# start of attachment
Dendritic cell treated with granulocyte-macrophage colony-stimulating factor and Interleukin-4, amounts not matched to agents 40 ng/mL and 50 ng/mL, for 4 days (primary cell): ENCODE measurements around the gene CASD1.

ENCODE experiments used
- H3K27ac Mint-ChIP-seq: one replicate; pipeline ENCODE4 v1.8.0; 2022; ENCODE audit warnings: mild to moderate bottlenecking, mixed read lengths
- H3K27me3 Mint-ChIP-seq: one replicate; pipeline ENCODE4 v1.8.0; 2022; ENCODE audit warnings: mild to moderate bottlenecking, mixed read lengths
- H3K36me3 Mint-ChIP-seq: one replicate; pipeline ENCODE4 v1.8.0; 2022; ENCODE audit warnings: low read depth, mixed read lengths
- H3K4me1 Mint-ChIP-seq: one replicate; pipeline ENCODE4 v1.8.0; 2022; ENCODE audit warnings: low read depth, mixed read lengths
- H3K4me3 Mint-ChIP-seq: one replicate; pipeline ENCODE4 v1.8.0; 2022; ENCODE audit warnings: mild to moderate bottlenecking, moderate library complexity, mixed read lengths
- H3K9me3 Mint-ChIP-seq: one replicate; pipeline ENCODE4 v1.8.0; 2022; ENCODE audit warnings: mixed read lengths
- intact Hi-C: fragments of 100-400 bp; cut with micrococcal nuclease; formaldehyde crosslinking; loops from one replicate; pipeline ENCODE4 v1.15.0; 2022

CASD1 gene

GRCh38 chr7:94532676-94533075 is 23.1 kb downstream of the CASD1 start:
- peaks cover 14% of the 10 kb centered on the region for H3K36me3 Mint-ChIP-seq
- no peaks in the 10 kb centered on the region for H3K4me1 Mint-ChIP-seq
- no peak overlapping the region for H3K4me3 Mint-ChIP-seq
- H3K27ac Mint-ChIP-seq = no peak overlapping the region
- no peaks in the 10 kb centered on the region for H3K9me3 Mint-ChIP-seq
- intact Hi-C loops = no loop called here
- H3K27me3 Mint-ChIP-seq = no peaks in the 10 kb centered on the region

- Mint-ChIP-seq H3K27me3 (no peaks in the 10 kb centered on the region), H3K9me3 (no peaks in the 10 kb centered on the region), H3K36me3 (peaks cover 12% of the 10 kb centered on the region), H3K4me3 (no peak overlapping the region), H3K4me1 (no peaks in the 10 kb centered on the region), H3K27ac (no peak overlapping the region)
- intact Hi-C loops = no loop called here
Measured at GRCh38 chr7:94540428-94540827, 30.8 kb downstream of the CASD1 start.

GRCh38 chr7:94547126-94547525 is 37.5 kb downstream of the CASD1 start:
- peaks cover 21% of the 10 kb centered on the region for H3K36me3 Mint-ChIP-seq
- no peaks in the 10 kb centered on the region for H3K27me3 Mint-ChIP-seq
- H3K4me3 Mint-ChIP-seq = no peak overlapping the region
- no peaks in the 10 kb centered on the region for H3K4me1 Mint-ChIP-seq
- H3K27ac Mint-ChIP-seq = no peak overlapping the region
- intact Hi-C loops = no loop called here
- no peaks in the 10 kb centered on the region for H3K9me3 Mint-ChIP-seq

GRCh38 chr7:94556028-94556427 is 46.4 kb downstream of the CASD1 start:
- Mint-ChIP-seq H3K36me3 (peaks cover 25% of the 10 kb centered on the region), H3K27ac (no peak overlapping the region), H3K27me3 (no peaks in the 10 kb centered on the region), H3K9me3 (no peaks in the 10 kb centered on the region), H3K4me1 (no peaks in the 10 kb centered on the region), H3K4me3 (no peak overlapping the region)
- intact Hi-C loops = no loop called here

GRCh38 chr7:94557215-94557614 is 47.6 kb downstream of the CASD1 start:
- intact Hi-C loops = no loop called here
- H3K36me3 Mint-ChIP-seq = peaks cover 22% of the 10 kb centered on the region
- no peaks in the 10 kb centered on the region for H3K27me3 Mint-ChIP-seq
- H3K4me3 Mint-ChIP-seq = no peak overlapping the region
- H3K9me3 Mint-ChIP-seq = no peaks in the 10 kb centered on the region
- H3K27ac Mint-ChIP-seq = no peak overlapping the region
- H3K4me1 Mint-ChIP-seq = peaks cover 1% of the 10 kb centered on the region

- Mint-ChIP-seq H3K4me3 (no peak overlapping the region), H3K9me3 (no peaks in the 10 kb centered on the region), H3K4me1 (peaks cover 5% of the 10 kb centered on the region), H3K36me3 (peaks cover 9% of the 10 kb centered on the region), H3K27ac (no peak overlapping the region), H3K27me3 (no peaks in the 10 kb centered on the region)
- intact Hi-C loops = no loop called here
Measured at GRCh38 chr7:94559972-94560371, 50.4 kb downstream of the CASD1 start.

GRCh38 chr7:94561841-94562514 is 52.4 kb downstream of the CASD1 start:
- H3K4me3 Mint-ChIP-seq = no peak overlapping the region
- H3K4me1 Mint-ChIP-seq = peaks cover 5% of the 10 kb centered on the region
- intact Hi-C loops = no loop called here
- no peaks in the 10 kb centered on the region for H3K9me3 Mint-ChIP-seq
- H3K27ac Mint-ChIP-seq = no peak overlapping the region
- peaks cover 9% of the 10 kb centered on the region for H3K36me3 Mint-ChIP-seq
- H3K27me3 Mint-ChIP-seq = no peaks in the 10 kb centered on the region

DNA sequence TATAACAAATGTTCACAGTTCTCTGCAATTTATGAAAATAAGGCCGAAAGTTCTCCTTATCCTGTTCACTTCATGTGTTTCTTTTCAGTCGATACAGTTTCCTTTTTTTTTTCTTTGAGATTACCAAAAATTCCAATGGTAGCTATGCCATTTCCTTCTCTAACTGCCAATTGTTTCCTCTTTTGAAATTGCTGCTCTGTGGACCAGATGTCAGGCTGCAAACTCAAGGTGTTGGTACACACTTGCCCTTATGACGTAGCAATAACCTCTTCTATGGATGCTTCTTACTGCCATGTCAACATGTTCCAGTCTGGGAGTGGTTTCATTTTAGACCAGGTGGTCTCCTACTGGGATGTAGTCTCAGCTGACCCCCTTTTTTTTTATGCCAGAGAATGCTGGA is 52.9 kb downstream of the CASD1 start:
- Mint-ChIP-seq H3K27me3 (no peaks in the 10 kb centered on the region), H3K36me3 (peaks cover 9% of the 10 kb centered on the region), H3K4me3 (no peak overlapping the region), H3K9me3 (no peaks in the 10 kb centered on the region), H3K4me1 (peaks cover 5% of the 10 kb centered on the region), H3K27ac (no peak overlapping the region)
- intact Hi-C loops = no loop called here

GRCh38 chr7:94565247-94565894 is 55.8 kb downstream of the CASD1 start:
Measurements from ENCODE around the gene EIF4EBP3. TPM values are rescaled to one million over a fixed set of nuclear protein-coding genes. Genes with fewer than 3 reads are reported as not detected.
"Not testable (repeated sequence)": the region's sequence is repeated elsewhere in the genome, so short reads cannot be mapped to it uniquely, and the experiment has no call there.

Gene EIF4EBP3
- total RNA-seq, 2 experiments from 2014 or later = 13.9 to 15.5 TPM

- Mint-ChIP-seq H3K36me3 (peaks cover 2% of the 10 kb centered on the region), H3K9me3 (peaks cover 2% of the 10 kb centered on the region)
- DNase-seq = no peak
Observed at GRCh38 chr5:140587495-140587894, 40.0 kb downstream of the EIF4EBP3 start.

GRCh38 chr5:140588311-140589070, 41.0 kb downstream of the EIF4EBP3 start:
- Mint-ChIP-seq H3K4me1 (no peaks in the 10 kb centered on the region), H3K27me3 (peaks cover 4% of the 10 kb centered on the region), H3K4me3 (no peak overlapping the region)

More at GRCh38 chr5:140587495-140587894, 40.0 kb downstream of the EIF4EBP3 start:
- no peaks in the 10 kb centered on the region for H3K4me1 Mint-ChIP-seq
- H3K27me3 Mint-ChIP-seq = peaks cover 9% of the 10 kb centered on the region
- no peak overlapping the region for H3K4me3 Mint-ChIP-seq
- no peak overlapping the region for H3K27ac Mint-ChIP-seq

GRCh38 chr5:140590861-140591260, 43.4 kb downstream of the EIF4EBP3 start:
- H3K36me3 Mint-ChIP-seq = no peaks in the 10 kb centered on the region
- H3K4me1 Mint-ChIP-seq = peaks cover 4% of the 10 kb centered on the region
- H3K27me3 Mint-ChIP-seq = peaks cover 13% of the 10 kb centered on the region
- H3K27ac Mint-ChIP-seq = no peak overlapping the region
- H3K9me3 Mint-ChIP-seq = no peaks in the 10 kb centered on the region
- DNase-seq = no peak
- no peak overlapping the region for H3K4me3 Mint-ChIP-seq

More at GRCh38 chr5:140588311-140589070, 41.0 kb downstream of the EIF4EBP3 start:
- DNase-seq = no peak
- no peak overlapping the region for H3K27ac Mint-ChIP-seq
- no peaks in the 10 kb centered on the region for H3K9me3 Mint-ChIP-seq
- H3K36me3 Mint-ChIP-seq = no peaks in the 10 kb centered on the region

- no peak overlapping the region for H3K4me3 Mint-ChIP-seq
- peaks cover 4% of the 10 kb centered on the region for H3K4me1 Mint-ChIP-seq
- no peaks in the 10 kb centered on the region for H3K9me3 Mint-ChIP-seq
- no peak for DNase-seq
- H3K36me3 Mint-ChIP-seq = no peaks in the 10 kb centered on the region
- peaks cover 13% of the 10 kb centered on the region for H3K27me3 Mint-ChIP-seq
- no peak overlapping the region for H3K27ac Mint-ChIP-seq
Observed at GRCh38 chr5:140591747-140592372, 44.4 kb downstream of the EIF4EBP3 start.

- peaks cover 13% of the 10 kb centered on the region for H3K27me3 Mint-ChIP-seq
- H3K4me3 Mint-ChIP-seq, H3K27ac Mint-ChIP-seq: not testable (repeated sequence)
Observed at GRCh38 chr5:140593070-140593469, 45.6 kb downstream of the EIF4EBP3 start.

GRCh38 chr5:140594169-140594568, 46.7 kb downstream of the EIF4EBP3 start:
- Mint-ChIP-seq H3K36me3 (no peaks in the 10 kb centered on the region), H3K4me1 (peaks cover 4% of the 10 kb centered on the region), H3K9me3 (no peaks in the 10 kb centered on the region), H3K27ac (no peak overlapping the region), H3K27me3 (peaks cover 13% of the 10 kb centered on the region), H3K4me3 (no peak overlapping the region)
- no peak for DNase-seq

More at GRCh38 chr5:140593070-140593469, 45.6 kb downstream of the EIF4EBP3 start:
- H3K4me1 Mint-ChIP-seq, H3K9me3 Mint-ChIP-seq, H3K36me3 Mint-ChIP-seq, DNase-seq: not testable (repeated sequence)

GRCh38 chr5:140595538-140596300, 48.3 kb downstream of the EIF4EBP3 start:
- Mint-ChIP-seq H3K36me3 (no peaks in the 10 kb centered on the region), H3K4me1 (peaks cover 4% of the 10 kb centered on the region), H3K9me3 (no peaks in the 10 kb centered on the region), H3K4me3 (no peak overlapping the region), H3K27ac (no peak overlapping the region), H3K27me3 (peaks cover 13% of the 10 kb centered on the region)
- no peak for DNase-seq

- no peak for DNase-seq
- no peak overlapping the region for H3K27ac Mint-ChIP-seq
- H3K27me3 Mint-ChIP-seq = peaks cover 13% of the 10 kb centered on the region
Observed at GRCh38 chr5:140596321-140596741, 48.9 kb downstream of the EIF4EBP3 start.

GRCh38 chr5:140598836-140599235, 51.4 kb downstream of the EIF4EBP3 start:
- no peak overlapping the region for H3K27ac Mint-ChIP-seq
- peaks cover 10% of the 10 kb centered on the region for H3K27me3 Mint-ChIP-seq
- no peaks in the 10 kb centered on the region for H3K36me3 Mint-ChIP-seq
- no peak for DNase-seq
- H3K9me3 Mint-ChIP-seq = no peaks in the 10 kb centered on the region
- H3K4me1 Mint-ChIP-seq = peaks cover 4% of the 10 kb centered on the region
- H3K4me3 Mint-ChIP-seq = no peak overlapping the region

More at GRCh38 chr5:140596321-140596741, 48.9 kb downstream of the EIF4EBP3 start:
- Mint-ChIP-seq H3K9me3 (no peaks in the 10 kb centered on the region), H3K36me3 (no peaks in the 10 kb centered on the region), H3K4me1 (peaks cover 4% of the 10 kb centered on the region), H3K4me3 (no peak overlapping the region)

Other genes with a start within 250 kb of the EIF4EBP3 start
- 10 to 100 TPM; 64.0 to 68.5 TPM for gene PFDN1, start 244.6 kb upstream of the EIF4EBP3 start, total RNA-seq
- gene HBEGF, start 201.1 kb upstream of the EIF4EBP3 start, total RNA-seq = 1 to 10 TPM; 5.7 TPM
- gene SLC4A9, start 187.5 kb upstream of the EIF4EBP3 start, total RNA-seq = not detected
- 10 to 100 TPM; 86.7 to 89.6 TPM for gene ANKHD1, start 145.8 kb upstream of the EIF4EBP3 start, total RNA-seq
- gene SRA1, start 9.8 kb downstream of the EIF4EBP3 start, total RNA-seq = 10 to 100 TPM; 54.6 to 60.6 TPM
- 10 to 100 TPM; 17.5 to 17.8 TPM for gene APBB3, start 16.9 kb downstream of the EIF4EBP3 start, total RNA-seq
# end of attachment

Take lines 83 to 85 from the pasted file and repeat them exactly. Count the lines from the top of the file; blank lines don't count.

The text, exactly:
- no peak overlapping the region for H3K4me3 Mint-ChIP-seq
- peaks cover 4% of the 10 kb centered on the region for H3K4me1 Mint-ChIP-seq
- no peaks in the 10 kb centered on the region for H3K9me3 Mint-ChIP-seq